Although it sounds quantitative, value in a multi-generational workplace has a qualitative value.

Why the emphasis on value?

Well, simply put, the challenge of communication and retention among a generationally diverse workforce is at this point, a cliché. We are where we are, it’s time to pivot the conversation among managers, directors and executives from exasperated to excited.

Last summer, Gen Z stepped into the workforce, and leaders had to quickly learn that muddling them in with Millenials was not in the least bit effective. This added to the already complex talent bench that sits everyone from the Traditionalist board member to the late-to-retire Baby Boomer, then the uber independent Gen X’er and finally the social Millennial.

Anyone leading today’s workforce should consider approaching each generation with the same curiosity you would if hiring or doing business with someone from another culture. While some gestures may be valued in one country, it isn’t in another - like a big wave of your hands when speaking. In many places in Europe, it’s accepted and can quite possibly add to your trust and relatability, while the exact same movement is offensive in many Asian countries.

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In your organization the spectrum of value is just as varied, and an exciting landscape for you to navigate as a manager, leader or executive to drive the best from your workforce.  Let’s take a look at the paradigm of value across generations:

TRADITIONALIST: Age 72-80

  • Places a strong emphasis on rules, and likes to see leadership with a "command and control" style.
  • Prefer formal communication and interaction, specifically face-to-face.

BABY BOOMERS: Age 54-71

  • Many can't afford to retire and want to work part time or contract.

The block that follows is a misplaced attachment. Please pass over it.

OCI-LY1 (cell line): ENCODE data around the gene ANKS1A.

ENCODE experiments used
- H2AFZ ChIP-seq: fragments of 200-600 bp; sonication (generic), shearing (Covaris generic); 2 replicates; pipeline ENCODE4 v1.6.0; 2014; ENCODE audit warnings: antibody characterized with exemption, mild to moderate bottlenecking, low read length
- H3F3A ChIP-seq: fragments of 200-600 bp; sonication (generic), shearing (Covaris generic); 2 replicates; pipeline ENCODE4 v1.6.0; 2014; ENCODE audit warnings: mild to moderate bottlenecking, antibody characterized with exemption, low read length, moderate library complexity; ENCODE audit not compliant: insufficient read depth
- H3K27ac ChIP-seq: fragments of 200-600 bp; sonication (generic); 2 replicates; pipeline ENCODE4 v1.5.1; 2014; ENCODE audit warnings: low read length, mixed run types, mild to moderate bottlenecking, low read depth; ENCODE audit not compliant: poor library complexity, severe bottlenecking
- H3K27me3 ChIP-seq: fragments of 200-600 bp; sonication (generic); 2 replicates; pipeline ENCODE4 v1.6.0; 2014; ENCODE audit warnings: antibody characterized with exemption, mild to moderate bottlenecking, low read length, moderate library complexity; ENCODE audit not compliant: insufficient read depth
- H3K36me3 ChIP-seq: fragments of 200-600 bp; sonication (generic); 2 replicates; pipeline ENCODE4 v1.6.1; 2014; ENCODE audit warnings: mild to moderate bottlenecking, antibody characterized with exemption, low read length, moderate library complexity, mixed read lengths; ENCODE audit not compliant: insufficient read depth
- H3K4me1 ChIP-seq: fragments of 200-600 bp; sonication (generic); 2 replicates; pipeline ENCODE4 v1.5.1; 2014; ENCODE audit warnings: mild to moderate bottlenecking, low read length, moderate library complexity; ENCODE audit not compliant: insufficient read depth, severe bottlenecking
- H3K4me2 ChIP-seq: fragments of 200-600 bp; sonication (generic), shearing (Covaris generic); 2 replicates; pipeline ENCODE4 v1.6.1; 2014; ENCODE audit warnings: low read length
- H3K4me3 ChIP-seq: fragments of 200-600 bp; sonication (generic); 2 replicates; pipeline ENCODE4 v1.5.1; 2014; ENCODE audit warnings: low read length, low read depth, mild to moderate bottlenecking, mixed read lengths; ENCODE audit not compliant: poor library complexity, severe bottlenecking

• Personal fulfillment and identity is often derived through work.

GEN X: Age 33-53

  • Prefer independence and fewer rules, but wants to belong to a group communicating directly with leaders.  
  • Seek to balance work and family.

MILLENIAL’S: Age 22 - 33

  • Takes an entrepreneurial approach to work, craves to be authentic in an social environment.
  • Prefer direct communication and feedback.

GEN Z: Under 21

  • Feels positive about the future, and aspires for safety and security.
  • Not blind to the limitations of technology, although prefers to communicate via immediate sound bites.

Although it is impossible to please everyone, it is extremely possible for you as a leader to start the conversations that take into account what the individuals on your team value. What would that conversation sound like? Simple, start with this one question:

“What do you value the most about working here?”

The answer to this will spawn an interesting conversation, one that I encourage you to have in a group of varied ages. In my years of leading and consulting those that do, there are fundamental aspects of communication that every human values, take these with you as a resource to facilitate a value-driven conversation with your team:

Being listened to.

Feeling respected.

Receiving positive feedback.

Understanding the big picture.

Experiencing an exchange of ideas.

Receiving effective communication.

Having opportunities to mentor or be mentored.

I’m interested to hear the results of your value-conversation, feel free to comment on this post or email me.